Working for The Man: If the PCs get stuck, Stover Delft or others can order them do to stuff. If Your players are comfortable With it they can show him the Clues and ask for input, or he can simply order them to be at the Place you need them to be to progress the adventure (checking out the factory, going to the druid's henge, escorting Nevard to Cauldron Hill, run security at the rally in the square, check out reports of "stinky oil" in the Warehouse and so on). Maybe a different Group of investigators uncovered the smuggler's night, and the PCs are ordered to go break it up. This is railroading of a sort, but your players might prefer to be lightly railroaded at times to flailing around and not doing anything.
 
I think you might be able to use the GUMSHOE rules a bit for this adventure. If you're not familiar with them they're specifically made for investigative adventures and ensure that no clues are ever missed.

There's been some discussions on EN World about doing this. Here's one;

http://www.enworld.org/forum/showthread.php?337042-Hacking-GUMSHOE-for-a-skill-challenge
 
I was going to suggest something along the lines of "Working for The Man", but Ulrik beat me to it :-) I've played in groups where that has worked well... particularly when it was obvious why a particular "Man" would need a group of adventurers to operate as their legs during an investigation (deniability, lack of available resources, physical incapacity, etc. are all options to provide some plausibility along those lines.) So long as we *did* had a clear path to the next step, we were generally happy to go along with the flow.

As for forgetting clues - why not write them down? Put the text of each clue on a 3x5 card, and hand out the clues to the players. Mix in some red herrings or extraneous details as well. At that point, the players have a tangible object that they can keep track of and refer back to. If you think it would help, you can even tag the cards - ex, "Factory, 1 of 6 (discovered by ". Let them know that clue #1 is always the most obvious, clue #2 is a little harder to find, and so on. That might help them move things along ("We've got enough to figure out the next stage, no need to keep checking") or give them an incentive to revisit places when things get muddled ("There was something about the factory that we definitely missed...")
 
"And two there is a lack of internal leadership, coming from both a reluctance of people to lead, and an even stronger reluctance to follow."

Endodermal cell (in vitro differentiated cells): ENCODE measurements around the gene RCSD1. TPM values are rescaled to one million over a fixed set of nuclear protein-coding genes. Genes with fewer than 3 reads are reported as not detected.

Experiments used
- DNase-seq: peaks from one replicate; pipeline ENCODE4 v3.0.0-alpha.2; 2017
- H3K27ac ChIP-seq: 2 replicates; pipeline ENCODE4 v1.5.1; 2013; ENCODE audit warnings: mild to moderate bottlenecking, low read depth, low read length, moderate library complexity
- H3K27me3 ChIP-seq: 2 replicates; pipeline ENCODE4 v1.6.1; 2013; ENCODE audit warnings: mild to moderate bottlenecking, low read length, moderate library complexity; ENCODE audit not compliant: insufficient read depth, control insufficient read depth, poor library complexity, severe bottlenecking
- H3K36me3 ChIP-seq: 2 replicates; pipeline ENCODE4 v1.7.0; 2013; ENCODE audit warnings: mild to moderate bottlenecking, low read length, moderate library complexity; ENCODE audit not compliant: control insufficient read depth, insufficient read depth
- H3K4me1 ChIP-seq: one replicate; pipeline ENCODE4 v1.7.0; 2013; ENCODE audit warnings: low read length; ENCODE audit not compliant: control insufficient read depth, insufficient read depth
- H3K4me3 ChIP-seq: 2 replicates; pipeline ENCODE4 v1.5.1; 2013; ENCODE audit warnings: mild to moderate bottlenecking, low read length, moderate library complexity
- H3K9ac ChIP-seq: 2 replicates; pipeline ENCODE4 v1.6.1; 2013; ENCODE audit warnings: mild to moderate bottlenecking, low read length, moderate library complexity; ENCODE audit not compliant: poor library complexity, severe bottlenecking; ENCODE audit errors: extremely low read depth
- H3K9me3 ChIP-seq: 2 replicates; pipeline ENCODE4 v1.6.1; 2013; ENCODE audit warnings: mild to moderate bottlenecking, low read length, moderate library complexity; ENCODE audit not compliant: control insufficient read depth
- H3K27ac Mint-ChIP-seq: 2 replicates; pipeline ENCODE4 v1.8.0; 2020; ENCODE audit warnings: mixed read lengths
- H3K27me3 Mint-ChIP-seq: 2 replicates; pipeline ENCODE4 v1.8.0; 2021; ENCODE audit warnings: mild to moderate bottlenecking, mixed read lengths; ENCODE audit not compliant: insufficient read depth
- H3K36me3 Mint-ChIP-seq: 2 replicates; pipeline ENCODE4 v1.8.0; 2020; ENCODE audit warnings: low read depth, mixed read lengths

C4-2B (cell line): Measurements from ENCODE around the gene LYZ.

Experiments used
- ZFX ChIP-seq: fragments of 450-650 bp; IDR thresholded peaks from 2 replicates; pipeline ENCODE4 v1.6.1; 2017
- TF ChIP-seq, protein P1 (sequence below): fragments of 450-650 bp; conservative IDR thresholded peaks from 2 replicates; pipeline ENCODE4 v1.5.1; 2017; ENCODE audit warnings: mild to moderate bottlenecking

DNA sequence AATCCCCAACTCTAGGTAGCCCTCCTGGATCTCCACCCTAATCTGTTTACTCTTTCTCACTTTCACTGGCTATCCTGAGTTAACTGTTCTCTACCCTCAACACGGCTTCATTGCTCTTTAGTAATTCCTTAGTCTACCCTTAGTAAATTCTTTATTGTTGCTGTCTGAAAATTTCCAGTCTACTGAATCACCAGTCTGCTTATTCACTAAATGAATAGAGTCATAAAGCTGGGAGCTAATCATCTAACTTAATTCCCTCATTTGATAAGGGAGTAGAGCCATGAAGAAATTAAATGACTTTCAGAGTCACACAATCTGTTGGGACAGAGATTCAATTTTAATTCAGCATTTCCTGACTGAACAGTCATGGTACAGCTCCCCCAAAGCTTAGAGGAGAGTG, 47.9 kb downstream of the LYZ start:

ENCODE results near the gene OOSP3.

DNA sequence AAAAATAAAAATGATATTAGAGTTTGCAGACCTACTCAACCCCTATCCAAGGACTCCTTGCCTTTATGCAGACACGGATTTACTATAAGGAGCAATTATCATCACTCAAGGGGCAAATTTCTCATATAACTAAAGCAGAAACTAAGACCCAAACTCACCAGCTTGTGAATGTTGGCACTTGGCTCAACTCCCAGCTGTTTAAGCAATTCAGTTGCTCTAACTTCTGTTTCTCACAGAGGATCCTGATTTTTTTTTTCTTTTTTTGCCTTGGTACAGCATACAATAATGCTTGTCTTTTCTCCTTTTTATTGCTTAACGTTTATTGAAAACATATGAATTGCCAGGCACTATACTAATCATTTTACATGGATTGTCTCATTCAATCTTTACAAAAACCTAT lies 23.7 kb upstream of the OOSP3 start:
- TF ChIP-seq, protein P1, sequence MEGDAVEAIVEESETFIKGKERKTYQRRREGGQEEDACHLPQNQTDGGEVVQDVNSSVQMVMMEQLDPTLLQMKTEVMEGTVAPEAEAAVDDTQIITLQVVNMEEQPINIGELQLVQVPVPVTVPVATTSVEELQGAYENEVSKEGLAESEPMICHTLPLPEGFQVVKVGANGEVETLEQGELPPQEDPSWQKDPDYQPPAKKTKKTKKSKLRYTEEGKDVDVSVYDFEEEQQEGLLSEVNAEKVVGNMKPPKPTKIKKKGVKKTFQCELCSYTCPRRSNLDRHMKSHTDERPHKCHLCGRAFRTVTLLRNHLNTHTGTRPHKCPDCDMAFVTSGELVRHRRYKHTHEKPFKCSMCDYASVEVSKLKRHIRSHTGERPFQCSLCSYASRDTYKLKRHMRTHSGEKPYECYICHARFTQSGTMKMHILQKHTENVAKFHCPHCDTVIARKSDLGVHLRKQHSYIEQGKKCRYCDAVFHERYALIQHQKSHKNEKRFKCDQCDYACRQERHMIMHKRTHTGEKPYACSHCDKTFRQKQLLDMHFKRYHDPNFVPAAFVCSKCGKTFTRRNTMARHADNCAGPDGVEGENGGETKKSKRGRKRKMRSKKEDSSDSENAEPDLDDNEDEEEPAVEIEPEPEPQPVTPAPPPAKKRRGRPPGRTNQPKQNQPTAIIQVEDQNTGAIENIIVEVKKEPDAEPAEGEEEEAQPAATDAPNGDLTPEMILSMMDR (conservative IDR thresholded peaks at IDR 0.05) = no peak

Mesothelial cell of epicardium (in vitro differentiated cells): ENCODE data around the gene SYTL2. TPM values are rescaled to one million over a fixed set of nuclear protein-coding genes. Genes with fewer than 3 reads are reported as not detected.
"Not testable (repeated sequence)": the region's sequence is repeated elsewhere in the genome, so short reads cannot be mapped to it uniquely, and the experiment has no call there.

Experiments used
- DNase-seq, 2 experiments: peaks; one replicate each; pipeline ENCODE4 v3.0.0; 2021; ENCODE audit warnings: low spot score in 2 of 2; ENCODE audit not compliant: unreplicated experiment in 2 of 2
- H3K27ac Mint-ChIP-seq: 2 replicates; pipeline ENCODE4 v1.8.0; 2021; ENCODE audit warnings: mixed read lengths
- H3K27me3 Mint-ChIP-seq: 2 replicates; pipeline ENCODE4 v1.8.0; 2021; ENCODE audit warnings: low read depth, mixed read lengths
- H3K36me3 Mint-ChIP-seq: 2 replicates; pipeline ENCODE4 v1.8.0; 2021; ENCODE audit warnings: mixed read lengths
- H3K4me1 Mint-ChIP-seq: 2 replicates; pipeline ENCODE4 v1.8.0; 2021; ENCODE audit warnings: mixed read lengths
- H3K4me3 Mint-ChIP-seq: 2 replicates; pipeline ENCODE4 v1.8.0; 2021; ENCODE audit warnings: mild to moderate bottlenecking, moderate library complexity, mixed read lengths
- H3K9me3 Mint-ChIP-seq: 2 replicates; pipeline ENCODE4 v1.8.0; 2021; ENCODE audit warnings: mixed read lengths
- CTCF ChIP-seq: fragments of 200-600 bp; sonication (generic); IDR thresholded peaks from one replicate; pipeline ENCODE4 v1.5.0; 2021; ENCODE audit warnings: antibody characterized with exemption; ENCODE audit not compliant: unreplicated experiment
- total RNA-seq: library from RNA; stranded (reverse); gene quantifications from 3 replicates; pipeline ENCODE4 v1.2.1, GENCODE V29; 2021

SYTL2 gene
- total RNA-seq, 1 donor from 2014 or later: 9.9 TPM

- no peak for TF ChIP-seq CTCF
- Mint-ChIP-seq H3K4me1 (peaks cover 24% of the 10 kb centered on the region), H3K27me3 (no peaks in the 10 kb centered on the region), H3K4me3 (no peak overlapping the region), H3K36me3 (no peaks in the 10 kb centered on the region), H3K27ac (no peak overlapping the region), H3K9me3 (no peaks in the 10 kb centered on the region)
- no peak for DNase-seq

Figure out a way to pay them to be followers. If no one will step up to lead, go with the previous suggestion of "Working for the man." But only if you have to.

Print out a cheat sheet of the known clues and pass those out for review before each session. "Reading the minutes" of the last meeting is a tried and true mechanic of getting everyone synched up fast.
 
I think there's more interest in your campaign posts than you credit, Tobold.

Some really solid suggestions there - keep us posted on what you use and how it goes.
 
Sorry for my lousily formated first post. My work computer insists on adding capital letters to anything written in english :(

The beauty of this campaign is that the PCs already work for The Man, as in, the Royal Homeland Constabulary. They have a lot of independence normally in how they solve their cases, but there are already several NPCs in the adventure that are their superiors (Stover Delft being their immediate superior, even if he's always checking the furniture for mimics). They can give orders to the group as needed, or let them do their thing if the group is chugging along nicely.
 
The obvious solution is for players to take notes during their adventures but yeah, if they just aren't those type of people then you can expect the main bad to always get away. :P
 
Have you confirmed that even if you, as a DM, is frustrated by the lack of solving, they may have enjoyed the investigation ? If they have fun, it is easier for you to accept a lack of solving the mystery, no ?

I am one of the three fan of your Roleplay post, Tobold. And even more the one where you described your diffuculty and solution.